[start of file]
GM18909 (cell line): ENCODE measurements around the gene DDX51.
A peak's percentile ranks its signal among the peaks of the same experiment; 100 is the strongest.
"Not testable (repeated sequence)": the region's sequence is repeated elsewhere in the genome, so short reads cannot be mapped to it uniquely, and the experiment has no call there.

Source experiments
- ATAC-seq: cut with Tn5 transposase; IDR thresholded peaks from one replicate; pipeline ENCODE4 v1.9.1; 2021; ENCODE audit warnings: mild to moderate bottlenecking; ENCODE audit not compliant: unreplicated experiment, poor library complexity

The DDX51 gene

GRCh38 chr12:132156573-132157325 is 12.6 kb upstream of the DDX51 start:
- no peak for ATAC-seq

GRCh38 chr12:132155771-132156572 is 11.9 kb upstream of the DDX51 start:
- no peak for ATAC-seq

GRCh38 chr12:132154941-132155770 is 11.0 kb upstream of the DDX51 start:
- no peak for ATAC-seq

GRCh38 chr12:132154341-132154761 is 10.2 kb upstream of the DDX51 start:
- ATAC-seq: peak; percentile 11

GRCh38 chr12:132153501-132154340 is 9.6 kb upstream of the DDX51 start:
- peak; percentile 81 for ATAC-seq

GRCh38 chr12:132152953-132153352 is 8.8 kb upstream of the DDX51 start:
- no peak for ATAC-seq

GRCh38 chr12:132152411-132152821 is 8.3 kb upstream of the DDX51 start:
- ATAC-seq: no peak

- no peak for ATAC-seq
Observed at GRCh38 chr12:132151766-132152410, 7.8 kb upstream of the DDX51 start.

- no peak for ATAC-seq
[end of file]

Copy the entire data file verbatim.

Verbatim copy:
GM18909 (cell line): ENCODE measurements around the gene DDX51.
A peak's percentile ranks its signal among the peaks of the same experiment; 100 is the strongest.
"Not testable (repeated sequence)": the region's sequence is repeated elsewhere in the genome, so short reads cannot be mapped to it uniquely, and the experiment has no call there.

Source experiments
- ATAC-seq: cut with Tn5 transposase; IDR thresholded peaks from one replicate; pipeline ENCODE4 v1.9.1; 2021; ENCODE audit warnings: mild to moderate bottlenecking; ENCODE audit not compliant: unreplicated experiment, poor library complexity

The DDX51 gene

GRCh38 chr12:132156573-132157325 is 12.6 kb upstream of the DDX51 start:
- no peak for ATAC-seq

GRCh38 chr12:132155771-132156572 is 11.9 kb upstream of the DDX51 start:
- no peak for ATAC-seq

GRCh38 chr12:132154941-132155770 is 11.0 kb upstream of the DDX51 start:
- no peak for ATAC-seq

GRCh38 chr12:132154341-132154761 is 10.2 kb upstream of the DDX51 start:
- ATAC-seq: peak; percentile 11

GRCh38 chr12:132153501-132154340 is 9.6 kb upstream of the DDX51 start:
- peak; percentile 81 for ATAC-seq

GRCh38 chr12:132152953-132153352 is 8.8 kb upstream of the DDX51 start:
- no peak for ATAC-seq

GRCh38 chr12:132152411-132152821 is 8.3 kb upstream of the DDX51 start:
- ATAC-seq: no peak

- no peak for ATAC-seq
Observed at GRCh38 chr12:132151766-132152410, 7.8 kb upstream of the DDX51 start.

- no peak for ATAC-seq